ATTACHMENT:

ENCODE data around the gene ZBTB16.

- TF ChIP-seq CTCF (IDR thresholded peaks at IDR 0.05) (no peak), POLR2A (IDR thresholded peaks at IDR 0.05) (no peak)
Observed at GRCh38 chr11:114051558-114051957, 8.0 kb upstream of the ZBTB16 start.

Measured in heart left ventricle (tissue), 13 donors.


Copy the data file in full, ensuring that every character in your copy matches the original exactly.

ENCODE data around the gene ZBTB16.

- TF ChIP-seq CTCF (IDR thresholded peaks at IDR 0.05) (no peak), POLR2A (IDR thresholded peaks at IDR 0.05) (no peak)
Observed at GRCh38 chr11:114051558-114051957, 8.0 kb upstream of the ZBTB16 start.

Measured in heart left ventricle (tissue), 13 donors.